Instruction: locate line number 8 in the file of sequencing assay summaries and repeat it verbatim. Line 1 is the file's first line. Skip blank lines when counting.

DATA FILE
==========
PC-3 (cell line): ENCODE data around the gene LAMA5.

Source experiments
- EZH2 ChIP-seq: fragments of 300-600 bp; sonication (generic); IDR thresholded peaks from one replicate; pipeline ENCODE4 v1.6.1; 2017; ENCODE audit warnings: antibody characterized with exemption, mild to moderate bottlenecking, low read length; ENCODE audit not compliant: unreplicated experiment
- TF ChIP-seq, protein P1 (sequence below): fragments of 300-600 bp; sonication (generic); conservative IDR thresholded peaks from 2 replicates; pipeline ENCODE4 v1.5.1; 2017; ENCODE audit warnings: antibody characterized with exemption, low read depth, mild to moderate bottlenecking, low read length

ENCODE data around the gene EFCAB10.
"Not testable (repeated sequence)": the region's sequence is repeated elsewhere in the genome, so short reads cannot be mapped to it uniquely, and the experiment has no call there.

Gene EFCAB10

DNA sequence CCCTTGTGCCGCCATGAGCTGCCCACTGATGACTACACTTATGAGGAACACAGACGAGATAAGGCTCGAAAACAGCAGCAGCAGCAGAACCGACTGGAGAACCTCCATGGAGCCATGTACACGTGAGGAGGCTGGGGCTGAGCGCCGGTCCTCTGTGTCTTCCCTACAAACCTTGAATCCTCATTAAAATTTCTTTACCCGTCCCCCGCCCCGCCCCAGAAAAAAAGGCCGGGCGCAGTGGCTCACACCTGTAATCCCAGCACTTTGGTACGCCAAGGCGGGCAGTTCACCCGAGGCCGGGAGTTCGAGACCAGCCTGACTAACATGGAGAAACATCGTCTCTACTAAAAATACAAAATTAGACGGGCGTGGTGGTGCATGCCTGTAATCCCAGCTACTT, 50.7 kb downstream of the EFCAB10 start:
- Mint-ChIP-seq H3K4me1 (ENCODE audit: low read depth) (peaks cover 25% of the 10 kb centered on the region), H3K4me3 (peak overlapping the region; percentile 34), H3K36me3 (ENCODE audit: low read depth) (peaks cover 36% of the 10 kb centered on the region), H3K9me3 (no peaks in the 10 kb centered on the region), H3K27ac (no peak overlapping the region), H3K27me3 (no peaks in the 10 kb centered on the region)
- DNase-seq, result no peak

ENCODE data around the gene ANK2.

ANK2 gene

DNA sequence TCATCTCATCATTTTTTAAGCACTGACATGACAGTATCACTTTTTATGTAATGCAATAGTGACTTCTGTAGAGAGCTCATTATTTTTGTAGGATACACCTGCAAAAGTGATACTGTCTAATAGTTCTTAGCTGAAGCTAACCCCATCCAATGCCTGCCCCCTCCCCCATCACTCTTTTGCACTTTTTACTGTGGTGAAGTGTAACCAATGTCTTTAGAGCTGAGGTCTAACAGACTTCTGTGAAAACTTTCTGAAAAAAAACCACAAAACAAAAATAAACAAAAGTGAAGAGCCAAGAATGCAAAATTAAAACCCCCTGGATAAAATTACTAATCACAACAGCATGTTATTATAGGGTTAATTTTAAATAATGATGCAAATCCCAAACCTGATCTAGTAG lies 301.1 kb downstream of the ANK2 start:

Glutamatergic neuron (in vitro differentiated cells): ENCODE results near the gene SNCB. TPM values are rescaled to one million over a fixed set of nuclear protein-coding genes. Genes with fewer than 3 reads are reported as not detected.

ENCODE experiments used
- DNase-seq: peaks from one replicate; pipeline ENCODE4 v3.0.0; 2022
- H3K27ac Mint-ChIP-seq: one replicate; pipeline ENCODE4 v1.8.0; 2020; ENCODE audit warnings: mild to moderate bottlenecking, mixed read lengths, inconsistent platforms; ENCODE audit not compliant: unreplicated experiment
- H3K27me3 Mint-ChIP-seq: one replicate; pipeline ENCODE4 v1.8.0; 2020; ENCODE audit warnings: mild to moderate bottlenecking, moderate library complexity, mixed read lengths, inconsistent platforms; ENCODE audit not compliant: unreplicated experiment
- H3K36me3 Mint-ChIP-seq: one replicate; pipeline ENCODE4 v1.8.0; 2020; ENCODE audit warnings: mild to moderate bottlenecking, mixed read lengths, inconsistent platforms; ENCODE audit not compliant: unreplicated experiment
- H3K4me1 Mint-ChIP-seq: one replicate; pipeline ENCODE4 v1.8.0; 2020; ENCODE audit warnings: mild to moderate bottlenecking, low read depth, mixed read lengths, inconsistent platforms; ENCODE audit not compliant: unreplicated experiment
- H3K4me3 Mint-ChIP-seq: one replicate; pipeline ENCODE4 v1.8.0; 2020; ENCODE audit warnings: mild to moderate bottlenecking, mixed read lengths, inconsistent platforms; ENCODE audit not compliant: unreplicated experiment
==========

DNA sequence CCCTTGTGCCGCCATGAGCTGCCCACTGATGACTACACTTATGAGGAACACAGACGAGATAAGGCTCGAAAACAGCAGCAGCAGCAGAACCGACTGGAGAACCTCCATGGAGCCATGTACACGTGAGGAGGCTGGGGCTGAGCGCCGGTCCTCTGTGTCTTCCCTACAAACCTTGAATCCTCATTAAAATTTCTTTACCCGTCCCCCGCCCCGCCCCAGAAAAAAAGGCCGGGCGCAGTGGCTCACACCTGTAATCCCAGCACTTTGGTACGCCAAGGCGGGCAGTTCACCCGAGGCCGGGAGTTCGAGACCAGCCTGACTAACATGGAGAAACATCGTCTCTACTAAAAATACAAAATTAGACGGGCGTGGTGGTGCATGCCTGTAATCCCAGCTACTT, 50.7 kb downstream of the EFCAB10 start: